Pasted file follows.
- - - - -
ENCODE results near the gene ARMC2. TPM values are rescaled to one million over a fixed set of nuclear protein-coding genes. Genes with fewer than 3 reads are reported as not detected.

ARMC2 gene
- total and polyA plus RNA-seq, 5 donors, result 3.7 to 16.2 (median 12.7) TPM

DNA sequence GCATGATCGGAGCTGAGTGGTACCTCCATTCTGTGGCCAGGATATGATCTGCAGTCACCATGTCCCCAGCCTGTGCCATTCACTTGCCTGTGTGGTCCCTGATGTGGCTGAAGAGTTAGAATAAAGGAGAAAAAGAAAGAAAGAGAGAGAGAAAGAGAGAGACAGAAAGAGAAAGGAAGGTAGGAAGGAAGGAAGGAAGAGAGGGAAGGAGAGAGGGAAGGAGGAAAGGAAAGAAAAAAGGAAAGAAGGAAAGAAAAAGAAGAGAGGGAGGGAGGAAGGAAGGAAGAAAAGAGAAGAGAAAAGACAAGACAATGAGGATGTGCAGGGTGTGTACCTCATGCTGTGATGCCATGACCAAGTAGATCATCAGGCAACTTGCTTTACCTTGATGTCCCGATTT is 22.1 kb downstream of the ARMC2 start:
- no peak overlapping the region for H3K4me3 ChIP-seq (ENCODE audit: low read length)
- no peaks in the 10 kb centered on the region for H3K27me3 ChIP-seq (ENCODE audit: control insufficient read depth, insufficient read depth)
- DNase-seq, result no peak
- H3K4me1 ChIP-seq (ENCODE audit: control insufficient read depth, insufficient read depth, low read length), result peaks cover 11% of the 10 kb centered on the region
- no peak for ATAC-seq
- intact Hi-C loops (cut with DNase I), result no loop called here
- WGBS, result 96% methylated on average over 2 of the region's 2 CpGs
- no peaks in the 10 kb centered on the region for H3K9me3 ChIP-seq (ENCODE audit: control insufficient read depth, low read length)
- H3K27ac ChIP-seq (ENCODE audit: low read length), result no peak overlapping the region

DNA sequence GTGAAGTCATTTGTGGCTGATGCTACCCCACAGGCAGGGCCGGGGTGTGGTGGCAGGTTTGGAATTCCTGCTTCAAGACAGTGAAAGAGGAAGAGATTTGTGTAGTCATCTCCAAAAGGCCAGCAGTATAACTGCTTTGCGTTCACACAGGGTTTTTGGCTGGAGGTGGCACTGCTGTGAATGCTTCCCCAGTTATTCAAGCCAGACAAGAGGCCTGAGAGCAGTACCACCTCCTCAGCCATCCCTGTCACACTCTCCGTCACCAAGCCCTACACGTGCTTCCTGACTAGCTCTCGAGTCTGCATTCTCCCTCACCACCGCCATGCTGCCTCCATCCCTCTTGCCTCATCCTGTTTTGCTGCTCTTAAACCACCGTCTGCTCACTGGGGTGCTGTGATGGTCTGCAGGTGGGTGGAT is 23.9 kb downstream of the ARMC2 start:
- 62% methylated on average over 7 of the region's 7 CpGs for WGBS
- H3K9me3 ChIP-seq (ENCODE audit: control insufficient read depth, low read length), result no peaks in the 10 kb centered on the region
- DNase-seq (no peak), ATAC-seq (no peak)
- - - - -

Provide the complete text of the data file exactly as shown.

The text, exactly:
ENCODE results near the gene ARMC2. TPM values are rescaled to one million over a fixed set of nuclear protein-coding genes. Genes with fewer than 3 reads are reported as not detected.

ARMC2 gene
- total and polyA plus RNA-seq, 5 donors, result 3.7 to 16.2 (median 12.7) TPM

DNA sequence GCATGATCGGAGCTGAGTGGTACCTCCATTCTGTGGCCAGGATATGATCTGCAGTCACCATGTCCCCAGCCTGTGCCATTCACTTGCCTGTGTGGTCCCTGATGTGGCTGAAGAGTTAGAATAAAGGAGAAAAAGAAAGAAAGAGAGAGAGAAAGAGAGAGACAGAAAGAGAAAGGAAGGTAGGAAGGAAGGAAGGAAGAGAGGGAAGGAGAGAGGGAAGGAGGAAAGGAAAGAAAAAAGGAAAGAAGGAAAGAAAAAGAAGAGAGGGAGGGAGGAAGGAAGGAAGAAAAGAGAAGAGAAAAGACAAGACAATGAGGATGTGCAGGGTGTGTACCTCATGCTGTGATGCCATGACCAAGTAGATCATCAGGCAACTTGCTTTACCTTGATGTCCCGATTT is 22.1 kb downstream of the ARMC2 start:
- no peak overlapping the region for H3K4me3 ChIP-seq (ENCODE audit: low read length)
- no peaks in the 10 kb centered on the region for H3K27me3 ChIP-seq (ENCODE audit: control insufficient read depth, insufficient read depth)
- DNase-seq, result no peak
- H3K4me1 ChIP-seq (ENCODE audit: control insufficient read depth, insufficient read depth, low read length), result peaks cover 11% of the 10 kb centered on the region
- no peak for ATAC-seq
- intact Hi-C loops (cut with DNase I), result no loop called here
- WGBS, result 96% methylated on average over 2 of the region's 2 CpGs
- no peaks in the 10 kb centered on the region for H3K9me3 ChIP-seq (ENCODE audit: control insufficient read depth, low read length)
- H3K27ac ChIP-seq (ENCODE audit: low read length), result no peak overlapping the region

DNA sequence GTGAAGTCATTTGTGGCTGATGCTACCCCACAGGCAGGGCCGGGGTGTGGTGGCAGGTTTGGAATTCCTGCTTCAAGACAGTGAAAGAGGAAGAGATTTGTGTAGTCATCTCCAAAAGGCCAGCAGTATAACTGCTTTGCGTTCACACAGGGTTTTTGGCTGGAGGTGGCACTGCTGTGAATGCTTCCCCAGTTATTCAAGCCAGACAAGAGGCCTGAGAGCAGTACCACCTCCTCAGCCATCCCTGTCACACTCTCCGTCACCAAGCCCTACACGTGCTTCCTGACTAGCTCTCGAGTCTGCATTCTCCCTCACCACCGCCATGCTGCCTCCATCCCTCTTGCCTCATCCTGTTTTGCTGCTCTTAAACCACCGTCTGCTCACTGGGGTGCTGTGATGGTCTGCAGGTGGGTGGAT is 23.9 kb downstream of the ARMC2 start:
- 62% methylated on average over 7 of the region's 7 CpGs for WGBS
- H3K9me3 ChIP-seq (ENCODE audit: control insufficient read depth, low read length), result no peaks in the 10 kb centered on the region
- DNase-seq (no peak), ATAC-seq (no peak)